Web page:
Inspiration from Africa |

Inspiration from Africa

Artisan and her work motivated by Zimbabwean orphans

Alexis DeLaCruz

Virginia Barrett's travels to Zimbabwe led to a line of handbags and other items that celebrate the African nation's children while raising money for their benefit. Barrett was one of many local and regional artisans to sell their crafts at Saturday's Christmas in the Rockies event.

— Virginia Barrett’s first Christmas in Zimbabwe was spent with a single woman who cared for 10 orphaned children.

Barrett knew the likelihood of the woman providing a new outfit – as is tradition in Zimbabwe – for each of the orphaned children was slim, so she took matters into her own hands. Barrett, who at the time was studying music in the African country, wanted to help make the orphans’ Christmas as special as possible.

“I knew that the woman I was living with wasn’t going to be able to provide a new gift for each of the children, so I e-mailed 15 of my friends to donate money and we were able to get each one of them new shoes and a new outfit,” she said. “It was pretty amazing.”

Years after that special holiday, Barrett, who teaches art during the summer at Perry-Mansfield Performing Arts School and Camp, has taken her admiration for the children of Zimbabwe and turned it into art.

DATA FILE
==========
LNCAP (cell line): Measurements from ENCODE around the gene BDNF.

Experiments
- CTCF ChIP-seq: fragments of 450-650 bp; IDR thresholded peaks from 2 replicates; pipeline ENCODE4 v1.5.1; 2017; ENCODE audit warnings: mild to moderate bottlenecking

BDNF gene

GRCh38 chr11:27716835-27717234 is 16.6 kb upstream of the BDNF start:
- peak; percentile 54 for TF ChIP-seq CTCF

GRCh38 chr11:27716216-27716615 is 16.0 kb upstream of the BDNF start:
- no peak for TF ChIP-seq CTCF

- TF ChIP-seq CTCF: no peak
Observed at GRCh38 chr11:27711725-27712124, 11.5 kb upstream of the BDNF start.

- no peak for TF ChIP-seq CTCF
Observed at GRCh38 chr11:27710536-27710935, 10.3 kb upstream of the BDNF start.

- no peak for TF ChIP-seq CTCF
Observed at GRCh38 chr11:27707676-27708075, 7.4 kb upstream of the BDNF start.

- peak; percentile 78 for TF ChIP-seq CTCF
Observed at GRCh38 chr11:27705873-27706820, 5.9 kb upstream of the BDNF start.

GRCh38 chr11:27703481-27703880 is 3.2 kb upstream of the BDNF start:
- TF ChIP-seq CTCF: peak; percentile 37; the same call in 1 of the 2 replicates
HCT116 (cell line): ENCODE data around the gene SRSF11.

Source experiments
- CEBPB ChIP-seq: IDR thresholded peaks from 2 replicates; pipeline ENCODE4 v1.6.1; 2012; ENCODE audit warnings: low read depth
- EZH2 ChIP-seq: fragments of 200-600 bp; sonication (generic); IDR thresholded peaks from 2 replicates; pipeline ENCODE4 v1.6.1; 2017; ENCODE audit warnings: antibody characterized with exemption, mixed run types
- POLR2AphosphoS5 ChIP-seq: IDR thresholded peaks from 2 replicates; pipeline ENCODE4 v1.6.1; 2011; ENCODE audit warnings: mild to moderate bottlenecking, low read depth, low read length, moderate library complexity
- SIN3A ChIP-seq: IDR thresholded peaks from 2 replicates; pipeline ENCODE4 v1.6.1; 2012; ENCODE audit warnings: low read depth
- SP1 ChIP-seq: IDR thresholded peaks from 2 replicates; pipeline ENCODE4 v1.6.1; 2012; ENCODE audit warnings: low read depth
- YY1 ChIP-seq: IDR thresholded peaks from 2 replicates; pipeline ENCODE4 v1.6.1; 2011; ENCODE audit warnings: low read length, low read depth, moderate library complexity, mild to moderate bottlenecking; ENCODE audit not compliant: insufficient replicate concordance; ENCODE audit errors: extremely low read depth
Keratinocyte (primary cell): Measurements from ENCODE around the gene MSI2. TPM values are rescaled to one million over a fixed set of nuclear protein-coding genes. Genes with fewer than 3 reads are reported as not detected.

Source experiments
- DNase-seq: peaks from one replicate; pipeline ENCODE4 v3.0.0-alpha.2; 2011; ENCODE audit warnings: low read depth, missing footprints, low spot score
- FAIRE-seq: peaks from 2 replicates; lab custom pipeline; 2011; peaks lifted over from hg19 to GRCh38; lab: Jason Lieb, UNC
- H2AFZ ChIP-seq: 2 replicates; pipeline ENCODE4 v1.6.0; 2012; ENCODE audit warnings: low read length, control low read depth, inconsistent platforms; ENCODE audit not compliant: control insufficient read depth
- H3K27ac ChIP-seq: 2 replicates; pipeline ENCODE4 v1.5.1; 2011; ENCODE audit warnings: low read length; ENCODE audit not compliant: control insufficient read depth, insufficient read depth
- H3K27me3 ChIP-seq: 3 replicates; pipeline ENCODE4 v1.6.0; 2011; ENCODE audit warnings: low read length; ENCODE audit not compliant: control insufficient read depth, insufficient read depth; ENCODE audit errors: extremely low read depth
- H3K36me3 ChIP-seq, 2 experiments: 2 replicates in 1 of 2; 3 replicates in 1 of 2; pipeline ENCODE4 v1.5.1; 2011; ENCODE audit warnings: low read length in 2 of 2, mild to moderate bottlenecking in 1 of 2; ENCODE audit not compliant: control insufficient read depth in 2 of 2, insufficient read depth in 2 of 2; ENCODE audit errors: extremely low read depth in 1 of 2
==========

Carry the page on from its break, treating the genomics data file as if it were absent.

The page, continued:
During Saturday’s Christmas in the Rockies craft fair in Steamboat, Barrett sold potholders, handbags, bookmarks and larger totes displaying photos of Zimbabwean children. Each of her items included words such as “wonder,” “freedom,” “play” and “love” alongside the black-and-white photos. Many of the photos show the children laughing, eating or playing.

Barrett’s hope is that potential buyers will be as inspired by the African children as she is.

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“These children really captured my heart. They live under very difficult situations. They don’t have parents, they have no material goods, and it’s beautiful because they aren’t tied to television or video games,” she said. “They laugh spontaneously and have incredibly beautiful spirits.”

Barrett donates 10 percent of her proceeds to Tariro, a Zimbabwean organization her friend started to help send orphan girls to school.

“Making these bags is a practical way to have inspirational art that actually benefits someone rather than just having art hanging on the wall,” she said. “It’s nice to get the spirit of these children out on the street.”

Barrett was one of dozens of artisans who convened at the annual Christmas in the Rockies event at Strawberry Park Elementary School on Saturday.